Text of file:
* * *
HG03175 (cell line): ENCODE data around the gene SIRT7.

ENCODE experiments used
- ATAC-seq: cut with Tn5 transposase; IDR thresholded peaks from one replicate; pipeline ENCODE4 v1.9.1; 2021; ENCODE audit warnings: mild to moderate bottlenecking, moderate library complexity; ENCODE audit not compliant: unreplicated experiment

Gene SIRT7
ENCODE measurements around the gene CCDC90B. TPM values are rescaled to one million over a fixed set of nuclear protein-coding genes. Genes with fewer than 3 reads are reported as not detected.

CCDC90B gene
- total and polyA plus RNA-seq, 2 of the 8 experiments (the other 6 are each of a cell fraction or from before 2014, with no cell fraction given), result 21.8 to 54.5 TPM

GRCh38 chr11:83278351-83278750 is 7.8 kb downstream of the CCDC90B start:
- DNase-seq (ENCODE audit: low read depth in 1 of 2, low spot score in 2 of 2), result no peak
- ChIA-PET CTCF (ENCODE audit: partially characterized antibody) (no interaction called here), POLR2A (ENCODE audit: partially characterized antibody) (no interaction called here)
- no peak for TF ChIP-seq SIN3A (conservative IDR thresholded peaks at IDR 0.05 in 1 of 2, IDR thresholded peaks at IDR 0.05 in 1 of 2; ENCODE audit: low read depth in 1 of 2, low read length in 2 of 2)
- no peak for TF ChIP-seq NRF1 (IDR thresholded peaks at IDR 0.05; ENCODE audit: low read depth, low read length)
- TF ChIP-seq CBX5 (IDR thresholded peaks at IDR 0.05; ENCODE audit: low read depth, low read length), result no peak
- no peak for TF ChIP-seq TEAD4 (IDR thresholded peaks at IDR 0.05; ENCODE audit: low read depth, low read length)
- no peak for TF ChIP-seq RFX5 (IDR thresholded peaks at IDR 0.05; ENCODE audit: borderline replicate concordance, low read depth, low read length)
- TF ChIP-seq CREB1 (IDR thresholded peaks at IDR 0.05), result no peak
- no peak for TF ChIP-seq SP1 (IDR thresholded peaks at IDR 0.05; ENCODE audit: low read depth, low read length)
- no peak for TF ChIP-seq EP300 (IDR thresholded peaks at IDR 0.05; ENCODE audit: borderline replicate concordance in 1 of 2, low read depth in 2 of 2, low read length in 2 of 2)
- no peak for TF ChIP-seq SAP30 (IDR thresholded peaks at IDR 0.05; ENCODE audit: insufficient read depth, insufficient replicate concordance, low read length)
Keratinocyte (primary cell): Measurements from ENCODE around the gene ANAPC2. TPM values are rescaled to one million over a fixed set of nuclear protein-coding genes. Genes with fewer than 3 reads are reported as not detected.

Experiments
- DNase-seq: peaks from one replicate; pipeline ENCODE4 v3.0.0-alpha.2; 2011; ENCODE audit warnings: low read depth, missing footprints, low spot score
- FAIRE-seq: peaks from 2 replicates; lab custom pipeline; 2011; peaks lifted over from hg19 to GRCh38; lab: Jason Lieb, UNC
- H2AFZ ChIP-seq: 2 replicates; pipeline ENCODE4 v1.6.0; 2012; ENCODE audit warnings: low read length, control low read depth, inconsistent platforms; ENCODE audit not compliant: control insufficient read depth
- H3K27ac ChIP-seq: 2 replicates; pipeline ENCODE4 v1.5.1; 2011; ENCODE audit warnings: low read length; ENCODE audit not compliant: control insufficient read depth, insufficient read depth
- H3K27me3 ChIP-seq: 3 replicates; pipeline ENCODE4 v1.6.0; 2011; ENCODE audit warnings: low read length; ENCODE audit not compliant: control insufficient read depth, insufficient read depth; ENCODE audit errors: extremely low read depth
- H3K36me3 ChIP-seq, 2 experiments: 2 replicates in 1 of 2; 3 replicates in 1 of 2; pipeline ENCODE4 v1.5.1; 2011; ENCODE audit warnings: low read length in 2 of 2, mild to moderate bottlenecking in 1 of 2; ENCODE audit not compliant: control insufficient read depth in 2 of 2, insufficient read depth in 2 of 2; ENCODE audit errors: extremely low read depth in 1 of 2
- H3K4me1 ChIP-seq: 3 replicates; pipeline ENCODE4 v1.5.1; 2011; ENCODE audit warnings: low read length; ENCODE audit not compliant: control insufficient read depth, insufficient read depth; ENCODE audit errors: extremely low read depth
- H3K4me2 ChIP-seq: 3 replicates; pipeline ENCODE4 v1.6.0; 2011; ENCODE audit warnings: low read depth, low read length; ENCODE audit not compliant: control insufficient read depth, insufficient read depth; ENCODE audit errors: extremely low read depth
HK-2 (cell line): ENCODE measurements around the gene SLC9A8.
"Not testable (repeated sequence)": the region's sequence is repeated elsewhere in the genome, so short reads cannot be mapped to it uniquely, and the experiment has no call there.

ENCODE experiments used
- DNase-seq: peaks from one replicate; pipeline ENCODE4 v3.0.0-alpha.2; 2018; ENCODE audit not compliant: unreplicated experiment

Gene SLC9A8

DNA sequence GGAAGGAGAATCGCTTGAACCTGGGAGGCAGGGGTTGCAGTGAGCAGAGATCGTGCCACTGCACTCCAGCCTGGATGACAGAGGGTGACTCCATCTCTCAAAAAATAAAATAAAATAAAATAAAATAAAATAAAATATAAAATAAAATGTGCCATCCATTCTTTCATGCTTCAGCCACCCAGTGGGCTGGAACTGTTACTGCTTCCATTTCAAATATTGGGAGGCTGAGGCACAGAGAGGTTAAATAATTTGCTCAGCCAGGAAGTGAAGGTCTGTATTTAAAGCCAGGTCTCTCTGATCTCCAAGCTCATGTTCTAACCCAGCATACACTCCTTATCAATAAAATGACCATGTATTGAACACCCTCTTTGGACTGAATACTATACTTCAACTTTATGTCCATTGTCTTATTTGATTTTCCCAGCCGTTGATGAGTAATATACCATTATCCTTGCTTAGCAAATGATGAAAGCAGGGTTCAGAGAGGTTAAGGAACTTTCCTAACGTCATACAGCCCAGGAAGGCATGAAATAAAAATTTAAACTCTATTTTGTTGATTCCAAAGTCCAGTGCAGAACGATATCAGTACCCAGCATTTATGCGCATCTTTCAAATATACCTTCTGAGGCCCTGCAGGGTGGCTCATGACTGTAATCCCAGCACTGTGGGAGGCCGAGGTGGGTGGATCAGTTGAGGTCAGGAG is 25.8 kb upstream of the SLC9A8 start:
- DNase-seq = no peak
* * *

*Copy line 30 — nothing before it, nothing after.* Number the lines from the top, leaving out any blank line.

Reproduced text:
HK-2 (cell line): ENCODE measurements around the gene SLC9A8.